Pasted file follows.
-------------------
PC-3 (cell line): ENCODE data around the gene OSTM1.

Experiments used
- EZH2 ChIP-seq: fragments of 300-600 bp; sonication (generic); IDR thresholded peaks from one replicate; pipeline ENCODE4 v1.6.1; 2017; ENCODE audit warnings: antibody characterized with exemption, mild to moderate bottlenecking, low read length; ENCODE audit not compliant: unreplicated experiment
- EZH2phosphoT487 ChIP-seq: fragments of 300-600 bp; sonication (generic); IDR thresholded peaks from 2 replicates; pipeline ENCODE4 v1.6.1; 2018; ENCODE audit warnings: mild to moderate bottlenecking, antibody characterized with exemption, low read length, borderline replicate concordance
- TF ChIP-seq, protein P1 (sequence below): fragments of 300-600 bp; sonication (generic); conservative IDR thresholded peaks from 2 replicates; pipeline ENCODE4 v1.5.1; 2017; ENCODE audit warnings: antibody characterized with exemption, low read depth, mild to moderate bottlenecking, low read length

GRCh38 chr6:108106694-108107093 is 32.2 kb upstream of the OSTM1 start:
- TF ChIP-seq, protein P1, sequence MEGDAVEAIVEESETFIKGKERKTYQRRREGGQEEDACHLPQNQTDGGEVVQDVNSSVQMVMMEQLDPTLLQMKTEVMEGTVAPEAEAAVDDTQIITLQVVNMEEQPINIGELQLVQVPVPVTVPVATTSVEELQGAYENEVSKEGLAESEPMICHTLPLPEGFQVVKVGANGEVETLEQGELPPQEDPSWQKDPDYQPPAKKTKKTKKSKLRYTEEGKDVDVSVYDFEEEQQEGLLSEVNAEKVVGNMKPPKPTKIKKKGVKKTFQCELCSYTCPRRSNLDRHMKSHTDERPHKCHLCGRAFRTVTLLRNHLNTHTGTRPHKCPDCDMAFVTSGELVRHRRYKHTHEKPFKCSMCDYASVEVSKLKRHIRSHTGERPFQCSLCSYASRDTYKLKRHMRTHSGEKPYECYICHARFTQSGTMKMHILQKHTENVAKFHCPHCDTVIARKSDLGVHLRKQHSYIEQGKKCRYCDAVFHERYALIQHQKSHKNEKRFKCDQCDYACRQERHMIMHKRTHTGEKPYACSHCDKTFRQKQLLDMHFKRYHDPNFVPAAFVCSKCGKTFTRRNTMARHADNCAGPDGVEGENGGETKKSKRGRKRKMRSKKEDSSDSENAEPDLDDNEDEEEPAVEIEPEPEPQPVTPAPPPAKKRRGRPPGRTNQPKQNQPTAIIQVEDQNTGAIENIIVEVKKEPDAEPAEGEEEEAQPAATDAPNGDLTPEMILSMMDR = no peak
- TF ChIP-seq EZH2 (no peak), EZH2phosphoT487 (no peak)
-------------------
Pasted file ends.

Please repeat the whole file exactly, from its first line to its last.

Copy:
PC-3 (cell line): ENCODE data around the gene OSTM1.

Experiments used
- EZH2 ChIP-seq: fragments of 300-600 bp; sonication (generic); IDR thresholded peaks from one replicate; pipeline ENCODE4 v1.6.1; 2017; ENCODE audit warnings: antibody characterized with exemption, mild to moderate bottlenecking, low read length; ENCODE audit not compliant: unreplicated experiment
- EZH2phosphoT487 ChIP-seq: fragments of 300-600 bp; sonication (generic); IDR thresholded peaks from 2 replicates; pipeline ENCODE4 v1.6.1; 2018; ENCODE audit warnings: mild to moderate bottlenecking, antibody characterized with exemption, low read length, borderline replicate concordance
- TF ChIP-seq, protein P1 (sequence below): fragments of 300-600 bp; sonication (generic); conservative IDR thresholded peaks from 2 replicates; pipeline ENCODE4 v1.5.1; 2017; ENCODE audit warnings: antibody characterized with exemption, low read depth, mild to moderate bottlenecking, low read length

GRCh38 chr6:108106694-108107093 is 32.2 kb upstream of the OSTM1 start:
- TF ChIP-seq, protein P1, sequence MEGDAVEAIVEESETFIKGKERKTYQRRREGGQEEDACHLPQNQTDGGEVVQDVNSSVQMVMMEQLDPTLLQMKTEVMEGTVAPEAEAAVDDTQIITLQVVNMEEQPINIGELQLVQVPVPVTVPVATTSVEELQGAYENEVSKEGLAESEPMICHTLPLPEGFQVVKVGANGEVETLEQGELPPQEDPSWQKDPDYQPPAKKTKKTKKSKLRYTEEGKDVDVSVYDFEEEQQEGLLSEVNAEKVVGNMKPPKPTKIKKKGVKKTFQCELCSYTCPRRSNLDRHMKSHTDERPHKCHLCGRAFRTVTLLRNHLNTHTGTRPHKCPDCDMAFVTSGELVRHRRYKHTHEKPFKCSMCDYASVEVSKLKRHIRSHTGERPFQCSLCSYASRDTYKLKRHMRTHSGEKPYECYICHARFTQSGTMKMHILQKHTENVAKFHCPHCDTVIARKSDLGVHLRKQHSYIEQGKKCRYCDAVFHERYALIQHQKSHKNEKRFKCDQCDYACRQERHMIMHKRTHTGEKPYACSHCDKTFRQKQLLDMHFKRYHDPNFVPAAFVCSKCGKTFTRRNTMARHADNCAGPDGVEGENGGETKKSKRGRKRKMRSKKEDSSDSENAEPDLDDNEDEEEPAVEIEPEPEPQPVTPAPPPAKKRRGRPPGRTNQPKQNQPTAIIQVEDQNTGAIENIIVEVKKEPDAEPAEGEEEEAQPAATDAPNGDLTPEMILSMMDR = no peak
- TF ChIP-seq EZH2 (no peak), EZH2phosphoT487 (no peak)